This is a brilliantly narrated book dealing with some tough topics like the breaking up of a marriage, battling suicidal thoughts, finding the divinity within oneself, and striking a balance between pleasure and piety — peppered with Gilbert’s trademark wit and sarcasm.

The anecdotes shared here felt close to home. Even though I’ve never been to Italy, the stories of her wandering around the streets of Rome reminded me of the times I’d traveled solo in a new city, taking in its sights and sounds and making the most of my time here.

I’ve never been to an Ashram, even though I’ve lived in India all my life. Yet, the struggle Gilbert faced to first start meditation, and once she learned to empty her mind, the incandescent connection she felt with the divine — all felt close to home. I too have been practicing Yoga and meditation for more than a year, and everything she talked about how it benefits the mind and body felt like it was written for me.

The part set in Indonesia felt the most alien, but I could understand the appeal of living a life like a vagabond, making new friends, and fostering connections in the most unexpected of places. I knew nothing about Gilbert’s life, and yet, towards the end of the book, I was rooting for her to find the balance she’d been craving for so long.

If you’ve ever suffered through a devastating loss, this book will feel close to your heart. If you’re still recovering, this will be like a guiding hand telling you you’re not alone. And if you’ve made peace with the trauma and moved ahead, the book will be a testament to your strength and how much you have overcome.

No matter what phase you’re at in your life, I believe every person should read this book at least once. It’s an ode to human strength and resilience, and a reminder that no matter how badly things fall apart, we can still pull up the broken pieces and start afresh.

Get yourself a copy here.

3. Under the Whispering Door by T.J. Klune

Genre: Urban fantasy.

Image: Goodreads

Wallace Price never bothered to be nice to people. He got this job done and made lots of money.

On most days, it was enough.

Until one day, he dies and is met by a Reaper at his own funeral. He’s shocked to see only four people turned up. And among those who did, not a single person had anything nice to say about him.

Shaken by this rude awakening, Wallace looks back at his life and wonders if anything he did was worthwhile at all. He’s so filled with regret, that he’s unable to let go.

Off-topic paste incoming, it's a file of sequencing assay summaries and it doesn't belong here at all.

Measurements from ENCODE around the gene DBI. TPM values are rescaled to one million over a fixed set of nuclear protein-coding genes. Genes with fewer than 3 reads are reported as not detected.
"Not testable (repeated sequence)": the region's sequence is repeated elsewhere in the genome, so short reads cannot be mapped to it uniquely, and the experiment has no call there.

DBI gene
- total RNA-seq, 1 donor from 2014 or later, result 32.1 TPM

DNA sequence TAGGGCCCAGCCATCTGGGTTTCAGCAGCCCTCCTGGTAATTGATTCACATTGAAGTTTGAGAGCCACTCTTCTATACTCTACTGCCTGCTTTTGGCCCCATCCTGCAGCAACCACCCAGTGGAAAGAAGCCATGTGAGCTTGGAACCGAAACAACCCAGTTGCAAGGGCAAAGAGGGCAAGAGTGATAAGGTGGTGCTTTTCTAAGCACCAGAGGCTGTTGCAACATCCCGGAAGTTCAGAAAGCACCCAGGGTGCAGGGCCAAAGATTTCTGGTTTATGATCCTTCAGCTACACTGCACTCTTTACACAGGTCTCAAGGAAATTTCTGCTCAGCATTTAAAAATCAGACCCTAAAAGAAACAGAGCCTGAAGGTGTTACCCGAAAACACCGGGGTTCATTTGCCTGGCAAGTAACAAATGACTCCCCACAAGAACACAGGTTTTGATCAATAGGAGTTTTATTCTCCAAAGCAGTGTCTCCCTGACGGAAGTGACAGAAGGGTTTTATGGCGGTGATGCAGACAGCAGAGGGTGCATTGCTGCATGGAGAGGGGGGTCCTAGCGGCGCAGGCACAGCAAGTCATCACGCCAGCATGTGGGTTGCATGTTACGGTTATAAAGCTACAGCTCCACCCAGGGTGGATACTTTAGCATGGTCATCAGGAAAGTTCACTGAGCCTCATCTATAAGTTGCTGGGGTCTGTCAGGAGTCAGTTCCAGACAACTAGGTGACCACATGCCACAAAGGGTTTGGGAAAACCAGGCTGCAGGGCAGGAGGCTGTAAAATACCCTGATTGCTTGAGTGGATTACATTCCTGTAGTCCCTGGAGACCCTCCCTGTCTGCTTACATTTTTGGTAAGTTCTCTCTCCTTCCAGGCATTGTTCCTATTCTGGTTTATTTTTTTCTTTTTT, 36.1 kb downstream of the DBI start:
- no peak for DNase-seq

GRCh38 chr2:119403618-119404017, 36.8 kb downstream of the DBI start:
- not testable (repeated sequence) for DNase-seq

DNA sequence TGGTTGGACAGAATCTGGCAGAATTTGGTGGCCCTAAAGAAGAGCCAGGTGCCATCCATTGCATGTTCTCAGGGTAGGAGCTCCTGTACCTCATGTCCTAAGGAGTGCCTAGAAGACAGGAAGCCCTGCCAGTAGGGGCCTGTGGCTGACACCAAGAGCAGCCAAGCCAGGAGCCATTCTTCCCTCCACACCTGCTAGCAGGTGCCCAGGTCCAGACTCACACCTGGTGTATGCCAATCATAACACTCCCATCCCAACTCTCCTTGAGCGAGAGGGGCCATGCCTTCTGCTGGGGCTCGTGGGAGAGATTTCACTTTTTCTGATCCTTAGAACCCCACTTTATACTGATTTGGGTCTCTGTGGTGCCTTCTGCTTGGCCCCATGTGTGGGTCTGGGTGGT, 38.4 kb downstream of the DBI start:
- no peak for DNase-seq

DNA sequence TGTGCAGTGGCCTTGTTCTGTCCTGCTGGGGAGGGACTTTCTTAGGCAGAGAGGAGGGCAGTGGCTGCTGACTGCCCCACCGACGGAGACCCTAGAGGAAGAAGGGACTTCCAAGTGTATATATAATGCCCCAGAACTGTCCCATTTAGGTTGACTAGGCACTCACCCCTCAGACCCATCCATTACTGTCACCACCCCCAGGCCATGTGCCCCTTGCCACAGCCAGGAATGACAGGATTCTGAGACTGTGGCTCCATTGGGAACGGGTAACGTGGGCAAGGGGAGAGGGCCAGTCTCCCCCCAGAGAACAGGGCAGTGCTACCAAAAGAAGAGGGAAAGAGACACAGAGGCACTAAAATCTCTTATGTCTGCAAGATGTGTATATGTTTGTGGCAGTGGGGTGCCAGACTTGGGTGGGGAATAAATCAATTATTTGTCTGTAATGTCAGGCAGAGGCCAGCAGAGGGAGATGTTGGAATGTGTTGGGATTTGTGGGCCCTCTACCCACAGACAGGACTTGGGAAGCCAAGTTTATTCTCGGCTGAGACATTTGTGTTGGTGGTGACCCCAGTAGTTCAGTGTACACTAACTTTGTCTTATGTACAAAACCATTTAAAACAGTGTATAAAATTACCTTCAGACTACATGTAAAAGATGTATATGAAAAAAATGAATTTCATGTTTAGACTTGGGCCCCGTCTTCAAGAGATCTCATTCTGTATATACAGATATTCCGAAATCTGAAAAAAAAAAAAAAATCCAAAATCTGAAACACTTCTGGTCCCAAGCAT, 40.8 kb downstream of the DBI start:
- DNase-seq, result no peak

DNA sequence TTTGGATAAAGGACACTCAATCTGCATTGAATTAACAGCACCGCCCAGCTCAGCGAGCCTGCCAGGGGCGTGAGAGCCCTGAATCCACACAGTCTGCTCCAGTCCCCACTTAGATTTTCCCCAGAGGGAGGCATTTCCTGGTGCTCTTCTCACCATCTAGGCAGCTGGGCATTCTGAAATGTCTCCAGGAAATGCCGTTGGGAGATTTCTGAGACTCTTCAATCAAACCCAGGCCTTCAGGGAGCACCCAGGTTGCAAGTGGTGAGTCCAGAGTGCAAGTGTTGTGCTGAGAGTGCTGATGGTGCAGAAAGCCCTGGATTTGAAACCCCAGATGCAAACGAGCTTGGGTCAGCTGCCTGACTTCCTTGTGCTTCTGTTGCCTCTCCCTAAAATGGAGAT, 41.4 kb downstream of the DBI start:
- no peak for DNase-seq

Understanding his plight, his Reaper, Mei, takes him to a tea shop in a village instead of leading him directly to the afterlife. There, he meets Hugo, the keeper of the tea shop, his grandfather, Nelson, and their dog, Apollo.

Cooped in with this motley bunch, Wallace learns more about life than he ever did when he was alive. He understands what compassion means, and the strength it takes to lend another person a helping hand.

He learns of friendship and love, and finds that death wasn’t the end at all, but the start of a brand new chapter.

The only problem is that Wallace gets too attached to his new “life” in just a few days. But since he’s dead, he has to leave for the afterlife sooner rather than later. Will he be able to give up all that he’s gained to make the final journey?

That’s the story of this beautiful book, Under the Whispering Door by my favorite author, T.J. Klune.

Why I loved this book so much

The characters we meet here are amazing. My favorite was Mei, the cutest reaper, and Apollo, the best dog in fiction. Hugo, the love interest was charming and hot, as was Nelson, the sassy grandfather. The protagonist, Wallace has quite a journey throughout the book, starting from a grade-A asshole and ending up as someone strong enough to defy the laws of nature.

But it’s the side plots that have my heart.

After you read the book, the book’s dedication will make you choke up. It is dedicated to TJ’s ex-fiance, who died a few years ago. The dedication was only a few words long, but it was almost too much to take. If TJ is able to write about his lover’s death means he’s now strong enough to go through those emotions without breaking which is awesome.

Read this book if you need a shoulder to lean on. Better still, listen to the audiobook by Kirt Greaves. Sheer brilliance.

Get yourself a copy here.